3. springa73 says

    I should say in the first sentence “… did not like too much democracy …”. The House of Representatives was the only popularly elected part of the government in the original US Constitution.

  4. GenghisFaun says

    I’ve listened to these episodes and second your recommendation. Their Seeing White series, which I believe you recommended a while back, is well worth listening to, as well.
    A favorite moment was when John Biewin asked Chenjerai Kumanyika what his patriotism level was on a scale of 1 to 10. His answer was the same as what I was yelling at the car stereo: “Zero!” It’s truly depressing to live in a country so full of blind loyalty.

  5. says

    GenghisFaun@#4:
    A favorite moment was when John Biewin asked Chenjerai Kumanyika what his patriotism level was on a scale of 1 to 10.

    Chenjerai really “tells it like it is.”

  6. cvoinescu says

    There was no philosophy. The whole book (Atlas Shrugged) was just a bunch of rich people whining about how they don’t want to pay taxes on their hard-earned money.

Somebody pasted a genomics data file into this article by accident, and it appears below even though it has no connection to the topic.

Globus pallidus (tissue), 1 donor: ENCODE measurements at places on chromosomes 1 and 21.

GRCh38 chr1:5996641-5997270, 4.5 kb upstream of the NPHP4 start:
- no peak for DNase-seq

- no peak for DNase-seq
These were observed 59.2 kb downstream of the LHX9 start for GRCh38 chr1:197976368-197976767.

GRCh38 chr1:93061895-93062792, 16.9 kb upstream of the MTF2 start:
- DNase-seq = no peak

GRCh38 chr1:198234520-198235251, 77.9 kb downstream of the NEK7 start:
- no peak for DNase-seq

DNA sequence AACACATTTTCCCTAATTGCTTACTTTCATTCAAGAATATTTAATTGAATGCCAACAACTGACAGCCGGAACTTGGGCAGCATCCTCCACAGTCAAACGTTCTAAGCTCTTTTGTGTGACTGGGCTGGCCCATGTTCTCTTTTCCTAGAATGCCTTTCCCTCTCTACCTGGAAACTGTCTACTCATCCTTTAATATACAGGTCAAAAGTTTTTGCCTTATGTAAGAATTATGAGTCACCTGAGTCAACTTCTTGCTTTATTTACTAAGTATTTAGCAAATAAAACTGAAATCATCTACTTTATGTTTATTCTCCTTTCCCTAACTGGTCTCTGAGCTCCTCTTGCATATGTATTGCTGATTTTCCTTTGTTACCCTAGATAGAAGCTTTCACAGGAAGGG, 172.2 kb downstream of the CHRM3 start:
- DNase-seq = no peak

You forget the dubiously consensual sex. (It’s a lot worse in The Fountainhead.)

  7. says

    cvoinescu @#6

    You forget the dubiously consensual sex. (It’s a lot worse in The Fountainhead.)

    Yes, that too. And it is even worse in Night of January 16th where the protagonist definitely raped his secretary.

    It sure was fun for me to read books in which the protagonist (whom the author wanted me to adore and idolize) was a fucking rapist. /sarcasm tag

    I can only conclude that Ayn Rand probably had a rape fetish.

  8. call me mark says

    “Ayn Rand’s books should not be tossed aside lightly. They should be thrown with great force.”

  9. cvoinescu says

    That’s a little detail that would have been handy 20 years ago, when I first learned about Ayn Rand.

    Thankfully, and I’m not kidding, a good friend pointed me to Pharyngula as an antidote. It worked, and I got better.

  10. says

    cvoinescu@#10:
    That’s a little detail that would have been handy 20 years ago, when I first learned about Ayn Rand.

    It’s appealing stuff. She designed it to be.
    I’ve always felt that was pretty sociopathic of her – basically, she was a manipulative sociopath who normalized her behavior by teaching a lot of other people to see the world the way she did.
    Her success was not due to the quality of her message or her reasoning, but rather that she was preaching to the choir.

  11. says